Well, is it, or isn’t it?
Sometimes, science is all about not having the foggiest idea about how something happens, but trying really hard to find out the truth. It also means not being afraid to go in potentially weird directions.
Jason Wright, Penn State associate professor of astronomy and astrophysics, is doing just that. He’s one of the astronomers trying to find out if — set the synthesizer on spooky and cue the weird music — a giant alien structure is causing the weird dimming of a star called KIC 8462852, better known as Tabby’s Star.
Located about 1,500 light-years from Earth, Tabby’s Star has undergone rapid and erratic dimming that typical cosmic phenomena — a rotating planet, for example, or comets — may not explain. While not proven or even likely, Wright suggests that an alien megastructure cannot be taken off the table as a possibility.
In this chat at the SETI Institute, (the Search for Extraterrestrial Intelligence Institute), Wright offers more information about Tabby’s Star and what it might — and might not — mean for the search for extraterrestrial intelligence.
Members of the news media interested in talking to Wright should contact Barbara Kennedy at 814-863-4682 or firstname.lastname@example.org.
Penn State biologist Todd LaJeunesse studies coral reefs, a crucial ecosystem in decline worldwide. In this Probing Question video, LaJeunesse touches on what people can do to reverse this trend and allow the reefs to recover.
Probing Questions videos showcase our faculty as they share their views on the question of the day, ranging from scientific advances to social trends and pop culture. We invite you to follow along! Please email series producer Melissa Beattie-Moss at email@example.com with ideas, comments, and questions.
In the video above, Penn State geoscientist Peter Wilf describes a computer program he and colleagues developed that learns, and can classify modern and fossil leaves over 70 percent of the time and place them in the appropriate biological family. By comparison, he says, it can take a carefully trained human two hours to classify just one leaf.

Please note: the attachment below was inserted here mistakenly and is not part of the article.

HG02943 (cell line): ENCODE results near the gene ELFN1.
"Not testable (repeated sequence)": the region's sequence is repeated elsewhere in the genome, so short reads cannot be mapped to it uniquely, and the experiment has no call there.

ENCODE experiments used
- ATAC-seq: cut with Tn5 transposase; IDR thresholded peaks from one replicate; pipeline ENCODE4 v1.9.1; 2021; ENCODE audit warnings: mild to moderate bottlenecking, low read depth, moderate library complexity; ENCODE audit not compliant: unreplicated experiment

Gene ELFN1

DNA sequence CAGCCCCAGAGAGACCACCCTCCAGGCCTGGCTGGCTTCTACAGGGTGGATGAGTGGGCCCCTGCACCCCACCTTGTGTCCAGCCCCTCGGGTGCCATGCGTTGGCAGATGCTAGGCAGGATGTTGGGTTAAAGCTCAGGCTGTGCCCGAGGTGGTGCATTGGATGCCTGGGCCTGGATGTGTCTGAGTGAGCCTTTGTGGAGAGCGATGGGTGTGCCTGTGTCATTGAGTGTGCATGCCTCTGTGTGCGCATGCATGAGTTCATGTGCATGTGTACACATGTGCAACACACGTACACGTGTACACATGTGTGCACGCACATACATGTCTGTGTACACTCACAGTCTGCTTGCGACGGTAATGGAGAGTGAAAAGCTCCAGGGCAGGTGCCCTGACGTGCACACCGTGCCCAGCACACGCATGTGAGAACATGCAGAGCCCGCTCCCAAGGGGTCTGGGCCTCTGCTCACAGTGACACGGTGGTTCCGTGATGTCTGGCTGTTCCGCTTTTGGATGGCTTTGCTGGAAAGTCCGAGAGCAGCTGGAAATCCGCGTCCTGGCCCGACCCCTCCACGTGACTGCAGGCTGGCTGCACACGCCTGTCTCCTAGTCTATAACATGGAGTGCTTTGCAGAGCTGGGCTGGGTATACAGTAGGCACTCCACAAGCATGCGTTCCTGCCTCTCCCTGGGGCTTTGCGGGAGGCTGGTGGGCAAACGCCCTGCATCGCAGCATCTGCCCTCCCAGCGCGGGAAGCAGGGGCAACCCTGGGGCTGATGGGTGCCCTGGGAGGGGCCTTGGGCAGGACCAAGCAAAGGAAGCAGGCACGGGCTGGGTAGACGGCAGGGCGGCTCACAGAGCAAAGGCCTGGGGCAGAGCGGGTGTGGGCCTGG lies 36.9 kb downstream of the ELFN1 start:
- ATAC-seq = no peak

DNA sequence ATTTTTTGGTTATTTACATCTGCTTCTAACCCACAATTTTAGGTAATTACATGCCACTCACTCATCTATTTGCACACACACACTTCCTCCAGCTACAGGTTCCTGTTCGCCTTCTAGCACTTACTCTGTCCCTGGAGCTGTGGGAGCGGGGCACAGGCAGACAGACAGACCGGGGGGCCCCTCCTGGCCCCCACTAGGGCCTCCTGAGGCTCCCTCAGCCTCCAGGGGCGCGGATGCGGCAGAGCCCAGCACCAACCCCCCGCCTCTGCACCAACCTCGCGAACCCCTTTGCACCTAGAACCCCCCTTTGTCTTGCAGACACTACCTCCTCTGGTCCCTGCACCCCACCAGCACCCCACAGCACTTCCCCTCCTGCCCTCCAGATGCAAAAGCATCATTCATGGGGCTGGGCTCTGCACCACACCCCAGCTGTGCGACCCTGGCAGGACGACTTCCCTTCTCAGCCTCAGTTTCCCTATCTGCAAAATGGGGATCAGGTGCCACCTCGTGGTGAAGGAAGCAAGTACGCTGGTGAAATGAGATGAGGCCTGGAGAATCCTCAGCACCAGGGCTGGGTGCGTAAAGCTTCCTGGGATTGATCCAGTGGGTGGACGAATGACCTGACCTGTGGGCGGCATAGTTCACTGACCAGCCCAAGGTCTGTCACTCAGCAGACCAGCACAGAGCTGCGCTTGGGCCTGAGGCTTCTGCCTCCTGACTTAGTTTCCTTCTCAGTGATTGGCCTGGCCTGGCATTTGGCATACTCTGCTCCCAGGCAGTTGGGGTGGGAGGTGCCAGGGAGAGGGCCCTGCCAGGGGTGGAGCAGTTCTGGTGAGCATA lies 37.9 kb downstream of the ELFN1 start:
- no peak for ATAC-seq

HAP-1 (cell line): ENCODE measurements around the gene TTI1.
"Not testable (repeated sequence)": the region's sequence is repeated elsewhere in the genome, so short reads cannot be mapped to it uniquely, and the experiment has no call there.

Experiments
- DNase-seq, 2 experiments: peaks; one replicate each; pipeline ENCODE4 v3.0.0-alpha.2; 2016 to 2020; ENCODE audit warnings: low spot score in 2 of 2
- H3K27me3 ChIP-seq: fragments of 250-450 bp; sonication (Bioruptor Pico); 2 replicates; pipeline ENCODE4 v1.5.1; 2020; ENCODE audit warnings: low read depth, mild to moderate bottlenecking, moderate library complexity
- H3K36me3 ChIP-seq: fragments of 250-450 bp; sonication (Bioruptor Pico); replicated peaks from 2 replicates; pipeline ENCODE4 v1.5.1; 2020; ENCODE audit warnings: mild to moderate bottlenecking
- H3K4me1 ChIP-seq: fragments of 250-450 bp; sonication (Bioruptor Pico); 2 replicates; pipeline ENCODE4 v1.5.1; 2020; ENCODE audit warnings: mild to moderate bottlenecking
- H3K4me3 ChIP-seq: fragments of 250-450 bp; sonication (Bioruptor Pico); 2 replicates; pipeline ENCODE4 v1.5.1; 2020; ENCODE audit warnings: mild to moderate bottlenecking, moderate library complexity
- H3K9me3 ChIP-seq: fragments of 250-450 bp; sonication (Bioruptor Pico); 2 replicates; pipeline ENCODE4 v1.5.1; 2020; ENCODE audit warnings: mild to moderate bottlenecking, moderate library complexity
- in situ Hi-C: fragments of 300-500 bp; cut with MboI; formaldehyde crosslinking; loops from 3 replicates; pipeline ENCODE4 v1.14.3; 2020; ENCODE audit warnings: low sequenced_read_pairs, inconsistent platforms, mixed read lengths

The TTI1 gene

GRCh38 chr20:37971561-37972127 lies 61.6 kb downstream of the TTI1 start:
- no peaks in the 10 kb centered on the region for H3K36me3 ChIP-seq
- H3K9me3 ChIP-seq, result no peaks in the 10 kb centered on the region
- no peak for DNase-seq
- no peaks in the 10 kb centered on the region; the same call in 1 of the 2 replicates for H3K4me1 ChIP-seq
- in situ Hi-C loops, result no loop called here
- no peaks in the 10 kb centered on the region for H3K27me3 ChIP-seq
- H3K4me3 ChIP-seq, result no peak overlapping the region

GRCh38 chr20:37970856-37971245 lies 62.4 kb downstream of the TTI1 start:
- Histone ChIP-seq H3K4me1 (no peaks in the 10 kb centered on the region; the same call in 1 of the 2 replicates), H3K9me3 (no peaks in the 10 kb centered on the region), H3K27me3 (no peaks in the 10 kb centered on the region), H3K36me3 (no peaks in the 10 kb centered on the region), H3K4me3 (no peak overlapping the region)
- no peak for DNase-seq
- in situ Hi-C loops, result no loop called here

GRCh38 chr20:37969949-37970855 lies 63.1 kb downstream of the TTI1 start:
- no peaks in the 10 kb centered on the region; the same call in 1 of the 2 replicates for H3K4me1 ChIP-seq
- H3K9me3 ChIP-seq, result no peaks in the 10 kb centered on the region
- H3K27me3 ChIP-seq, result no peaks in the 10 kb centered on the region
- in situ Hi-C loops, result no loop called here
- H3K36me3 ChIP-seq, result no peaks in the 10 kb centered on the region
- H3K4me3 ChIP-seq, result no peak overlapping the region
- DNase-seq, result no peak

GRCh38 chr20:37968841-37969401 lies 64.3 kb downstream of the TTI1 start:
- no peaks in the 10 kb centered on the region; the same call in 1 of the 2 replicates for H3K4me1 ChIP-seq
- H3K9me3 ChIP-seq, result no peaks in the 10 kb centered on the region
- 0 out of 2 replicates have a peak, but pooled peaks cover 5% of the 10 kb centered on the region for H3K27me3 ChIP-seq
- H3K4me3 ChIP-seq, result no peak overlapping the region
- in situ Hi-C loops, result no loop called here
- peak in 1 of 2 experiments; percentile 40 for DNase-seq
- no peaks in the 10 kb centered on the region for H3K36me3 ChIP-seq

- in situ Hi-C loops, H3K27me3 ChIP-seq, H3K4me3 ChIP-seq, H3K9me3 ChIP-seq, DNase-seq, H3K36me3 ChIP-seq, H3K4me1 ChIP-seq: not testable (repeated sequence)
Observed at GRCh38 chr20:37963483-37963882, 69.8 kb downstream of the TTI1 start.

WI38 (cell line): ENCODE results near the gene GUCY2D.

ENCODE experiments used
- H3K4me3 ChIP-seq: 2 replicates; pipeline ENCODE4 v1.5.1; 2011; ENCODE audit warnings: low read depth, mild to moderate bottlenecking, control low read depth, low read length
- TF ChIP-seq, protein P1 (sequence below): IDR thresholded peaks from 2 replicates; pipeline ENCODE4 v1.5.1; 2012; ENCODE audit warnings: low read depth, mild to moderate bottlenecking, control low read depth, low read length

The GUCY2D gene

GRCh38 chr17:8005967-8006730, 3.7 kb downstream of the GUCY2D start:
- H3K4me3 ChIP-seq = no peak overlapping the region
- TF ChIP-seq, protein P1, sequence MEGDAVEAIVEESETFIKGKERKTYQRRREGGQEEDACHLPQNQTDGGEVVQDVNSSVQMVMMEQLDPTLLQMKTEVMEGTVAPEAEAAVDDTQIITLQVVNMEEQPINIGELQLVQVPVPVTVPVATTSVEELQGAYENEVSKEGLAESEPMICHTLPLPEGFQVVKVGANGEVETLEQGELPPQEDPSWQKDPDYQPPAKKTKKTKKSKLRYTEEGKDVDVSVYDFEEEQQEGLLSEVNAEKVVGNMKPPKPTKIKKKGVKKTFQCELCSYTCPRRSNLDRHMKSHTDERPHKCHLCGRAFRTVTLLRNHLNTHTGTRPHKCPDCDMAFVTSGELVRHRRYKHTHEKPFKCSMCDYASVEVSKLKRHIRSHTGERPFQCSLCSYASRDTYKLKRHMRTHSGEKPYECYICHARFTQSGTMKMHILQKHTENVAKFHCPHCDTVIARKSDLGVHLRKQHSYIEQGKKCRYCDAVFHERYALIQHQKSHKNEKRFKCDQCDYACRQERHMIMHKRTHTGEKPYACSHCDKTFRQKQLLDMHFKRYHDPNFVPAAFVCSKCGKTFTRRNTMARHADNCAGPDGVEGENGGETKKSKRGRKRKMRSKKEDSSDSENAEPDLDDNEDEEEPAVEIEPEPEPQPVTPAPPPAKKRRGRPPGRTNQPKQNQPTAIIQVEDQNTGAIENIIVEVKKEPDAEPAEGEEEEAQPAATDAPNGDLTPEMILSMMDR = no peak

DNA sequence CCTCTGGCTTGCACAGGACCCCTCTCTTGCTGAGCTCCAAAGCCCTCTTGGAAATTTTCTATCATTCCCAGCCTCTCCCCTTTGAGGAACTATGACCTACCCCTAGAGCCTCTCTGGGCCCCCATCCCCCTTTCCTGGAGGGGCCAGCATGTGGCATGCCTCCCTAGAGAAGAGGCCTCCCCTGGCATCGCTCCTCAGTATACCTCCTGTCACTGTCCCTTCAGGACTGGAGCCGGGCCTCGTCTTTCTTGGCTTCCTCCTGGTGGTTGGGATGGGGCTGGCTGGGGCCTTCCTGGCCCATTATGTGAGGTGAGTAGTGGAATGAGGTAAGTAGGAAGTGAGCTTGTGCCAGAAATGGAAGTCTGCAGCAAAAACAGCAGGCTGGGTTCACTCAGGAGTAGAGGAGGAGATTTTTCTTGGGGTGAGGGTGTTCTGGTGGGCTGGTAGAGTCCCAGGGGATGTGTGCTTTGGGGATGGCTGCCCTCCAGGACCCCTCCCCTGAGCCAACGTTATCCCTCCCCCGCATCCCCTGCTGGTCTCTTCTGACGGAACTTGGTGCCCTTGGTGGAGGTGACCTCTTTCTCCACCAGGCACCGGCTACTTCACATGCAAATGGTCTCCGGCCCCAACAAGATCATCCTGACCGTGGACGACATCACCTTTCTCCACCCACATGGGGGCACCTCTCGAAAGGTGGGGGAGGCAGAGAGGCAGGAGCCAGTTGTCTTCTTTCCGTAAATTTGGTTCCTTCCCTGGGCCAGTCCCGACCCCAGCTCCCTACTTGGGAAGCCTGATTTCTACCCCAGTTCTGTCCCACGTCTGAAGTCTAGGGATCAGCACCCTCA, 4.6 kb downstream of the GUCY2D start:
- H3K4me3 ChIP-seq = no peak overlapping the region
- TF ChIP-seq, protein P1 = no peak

The software actually taught itself botany, learning from a large number of already classified leaves, but developed its own methods for classifying a leaf. It creates heat maps that place a red marked square onto the image grid to signify features of the leaf that are critical for identification. The problem is, often trained humans can’t figure out exactly why that particular feature is important.
Wilf and collaborators spent nine years refining the program. He hopes eventually to use it to create a more accurate picture of plant evolution.
Members of the news media interested in talking to Wilf should contact Patty Craig at 814-863-4663 or firstname.lastname@example.org.
The Adventures in Genomics video series — produced by Illumina, a life sciences technology company — highlights the many discoveries and benefits of “next-generation” DNA sequencing. This recent episode tells the story of how, with the help of this powerful tool, forensic scientist Mitch Holland helped to solve the nearly century-old mystery of where exactly the last member of the Russian royal family ended up. Continue reading How DNA testing ID’ed the last of the Romanovs
What happens when a hurricane makes landfall and brings with it a deluge of deadly water? The storm surge in a hurricane is arguably the greatest threat to lives and one that is often ignored.
Brent Yarnal, professor of geography in Penn State’s College of Earth and Mineral Sciences, researches the vulnerability of coastal communities to contemporary hurricane storm surge and the role of our rising sea level in increasingly destructive storms. Are there ways to rebuild the shoreline’s natural defenses against hurricanes and flooding? Can coastal communities prevent catastrophic damage to people and property?
Continue reading Probing Question: How can we prepare for storm surge?